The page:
3. The war on drugs is "the new Jim Crow." The magnitude of racial disproportionality in the enforcement of drug laws in the United States (and many other countries) is grotesque, with African Americans dramatically more likely to be arrested, prosecuted and incarcerated than other Americans engaged in the same violations of drug laws. Concerns over racial justice helped motivate Congress to reform the notorious crack/powder mandatory minimum drug laws last year but much more needs to be done. Nothing is more important at this point than the willingness and ability of African American leaders to prioritize the need for fundamental reform of drug policies. This is no easy task given the disproportionate extent and impact of drug addiction in poor African American families and communities. But it is essential, if only because no one else can speak and act with the moral authority required to transcend both deep seated fears and powerful vested interests.

4. Politics must no longer be allowed to trump science - and compassion, common sense and fiscal prudence - in dealing with illegal drugs. Overwhelming evidence points to the greater effectiveness and lower cost of dealing with addiction and other drug misuse as matters of health rather than criminal justice. That's why DPA is stepping up our efforts to transform how drug problems are discussed and dealt with in local communities. "Think global but act local" applies to drug policy as much as any other domain of public policy. Of course it would be better if a president appointed someone other than a police chief, military general or professional moralist as drug czar. But what really matters is shifting the locus of authority in city and state drug policies from criminal justice to health and other authorities. And equally important is ensuring that new dialogues about drug policy are informed by scientific evidence as well as best practices from around the country and abroad. One of our specialties at DPA is getting people to think and act outside the box about drugs and drug policies.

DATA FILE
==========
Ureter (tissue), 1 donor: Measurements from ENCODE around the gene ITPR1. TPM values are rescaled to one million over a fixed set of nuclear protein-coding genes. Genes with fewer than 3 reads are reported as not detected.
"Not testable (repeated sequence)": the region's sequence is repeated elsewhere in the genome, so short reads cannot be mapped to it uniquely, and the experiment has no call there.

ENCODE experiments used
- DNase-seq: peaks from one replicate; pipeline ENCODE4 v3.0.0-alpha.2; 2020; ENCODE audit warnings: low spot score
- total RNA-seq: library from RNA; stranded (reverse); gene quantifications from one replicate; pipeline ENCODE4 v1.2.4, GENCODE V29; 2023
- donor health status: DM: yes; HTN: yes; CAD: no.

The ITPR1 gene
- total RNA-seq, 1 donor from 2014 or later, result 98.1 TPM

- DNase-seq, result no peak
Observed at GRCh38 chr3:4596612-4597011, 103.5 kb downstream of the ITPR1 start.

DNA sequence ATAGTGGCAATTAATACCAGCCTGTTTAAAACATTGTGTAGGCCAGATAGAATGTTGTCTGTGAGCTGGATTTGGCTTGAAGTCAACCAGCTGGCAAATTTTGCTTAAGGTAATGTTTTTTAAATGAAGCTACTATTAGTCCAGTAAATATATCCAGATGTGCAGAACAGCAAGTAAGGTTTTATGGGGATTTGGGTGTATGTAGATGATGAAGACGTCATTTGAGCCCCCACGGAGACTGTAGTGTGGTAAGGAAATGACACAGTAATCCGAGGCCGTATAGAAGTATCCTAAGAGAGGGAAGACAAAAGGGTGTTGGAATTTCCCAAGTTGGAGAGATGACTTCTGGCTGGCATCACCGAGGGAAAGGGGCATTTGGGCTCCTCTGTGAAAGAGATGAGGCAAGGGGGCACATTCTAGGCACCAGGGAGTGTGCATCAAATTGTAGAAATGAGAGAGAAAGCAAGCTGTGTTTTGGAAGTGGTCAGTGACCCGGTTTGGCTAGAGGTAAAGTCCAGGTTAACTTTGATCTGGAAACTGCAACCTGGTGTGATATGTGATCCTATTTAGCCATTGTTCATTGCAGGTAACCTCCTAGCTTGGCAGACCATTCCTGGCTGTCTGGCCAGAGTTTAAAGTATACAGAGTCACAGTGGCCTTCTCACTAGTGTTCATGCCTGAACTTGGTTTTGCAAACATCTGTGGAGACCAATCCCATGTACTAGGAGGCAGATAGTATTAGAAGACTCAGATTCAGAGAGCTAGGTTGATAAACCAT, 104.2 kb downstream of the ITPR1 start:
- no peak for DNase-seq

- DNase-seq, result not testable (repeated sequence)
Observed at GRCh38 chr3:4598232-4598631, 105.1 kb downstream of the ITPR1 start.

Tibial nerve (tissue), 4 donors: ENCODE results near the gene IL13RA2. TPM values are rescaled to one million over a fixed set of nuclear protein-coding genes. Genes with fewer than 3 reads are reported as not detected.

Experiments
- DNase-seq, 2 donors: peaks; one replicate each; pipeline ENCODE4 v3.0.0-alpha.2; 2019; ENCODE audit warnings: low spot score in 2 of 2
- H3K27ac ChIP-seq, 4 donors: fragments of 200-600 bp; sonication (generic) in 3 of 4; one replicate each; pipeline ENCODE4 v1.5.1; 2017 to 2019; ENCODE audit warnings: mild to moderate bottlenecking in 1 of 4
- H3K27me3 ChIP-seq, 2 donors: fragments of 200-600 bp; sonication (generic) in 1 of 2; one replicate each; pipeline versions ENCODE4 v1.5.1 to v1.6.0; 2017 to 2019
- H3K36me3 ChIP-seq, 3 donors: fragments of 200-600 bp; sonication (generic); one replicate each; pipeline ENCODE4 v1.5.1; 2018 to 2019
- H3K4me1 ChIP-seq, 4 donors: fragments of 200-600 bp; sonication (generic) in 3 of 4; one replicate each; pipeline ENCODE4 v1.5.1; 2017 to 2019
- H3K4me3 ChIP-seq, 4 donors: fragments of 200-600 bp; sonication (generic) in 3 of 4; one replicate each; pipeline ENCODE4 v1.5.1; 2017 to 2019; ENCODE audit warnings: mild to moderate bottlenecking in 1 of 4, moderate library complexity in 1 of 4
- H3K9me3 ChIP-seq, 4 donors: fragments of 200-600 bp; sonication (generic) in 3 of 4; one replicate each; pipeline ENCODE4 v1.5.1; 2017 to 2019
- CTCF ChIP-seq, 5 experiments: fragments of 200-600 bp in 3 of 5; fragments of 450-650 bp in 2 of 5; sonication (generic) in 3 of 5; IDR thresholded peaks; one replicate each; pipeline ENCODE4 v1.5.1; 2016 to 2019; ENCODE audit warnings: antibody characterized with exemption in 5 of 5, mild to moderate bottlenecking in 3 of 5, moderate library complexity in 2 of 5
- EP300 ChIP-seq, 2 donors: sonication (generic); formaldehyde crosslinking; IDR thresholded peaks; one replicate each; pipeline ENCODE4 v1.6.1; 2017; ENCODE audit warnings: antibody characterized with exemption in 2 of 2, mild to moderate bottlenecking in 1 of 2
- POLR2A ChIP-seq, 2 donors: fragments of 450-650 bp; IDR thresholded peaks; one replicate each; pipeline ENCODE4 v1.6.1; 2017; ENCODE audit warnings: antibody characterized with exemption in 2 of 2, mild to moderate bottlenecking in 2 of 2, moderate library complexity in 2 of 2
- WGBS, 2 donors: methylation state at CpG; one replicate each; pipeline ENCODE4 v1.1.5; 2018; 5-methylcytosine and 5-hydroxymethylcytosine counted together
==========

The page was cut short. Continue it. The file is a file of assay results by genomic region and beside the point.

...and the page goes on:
5. Legalization has to be on the table. Not because it is necessarily the best solution. Not because it is the obvious alternative to the evident failures of drug prohibition. But for three important reasons: first, because it is the best way to reduce dramatically the crime, violence, corruption and other extraordinary costs and harmful consequences of prohibition; second, because there are as many options -- indeed more -- for legally regulating drugs as there are options for prohibiting them; and third, because putting legalization on the table involves asking fundamental questions about why drug prohibitions first emerged, and whether they were or are truly essential to protect human societies from their own vulnerabilities. Insisting that legalization be on the table -- in legislative hearings, public forums and internal government discussions -- is not the same as advocating that all drugs be treated the same as alcohol and tobacco. It is, rather, a demand that prohibitionist precepts and policies be treated not as gospel but as political choices that merit critical assessment, including objective comparison with non-prohibitionist approaches.

So that's the plan. Forty years after President Nixon declared his war on drugs, we're seizing upon this anniversary to prompt both reflection and action. And we're asking all of our allies -- indeed everyone who harbors reservations about the war on drugs -- to join us in this enterprise.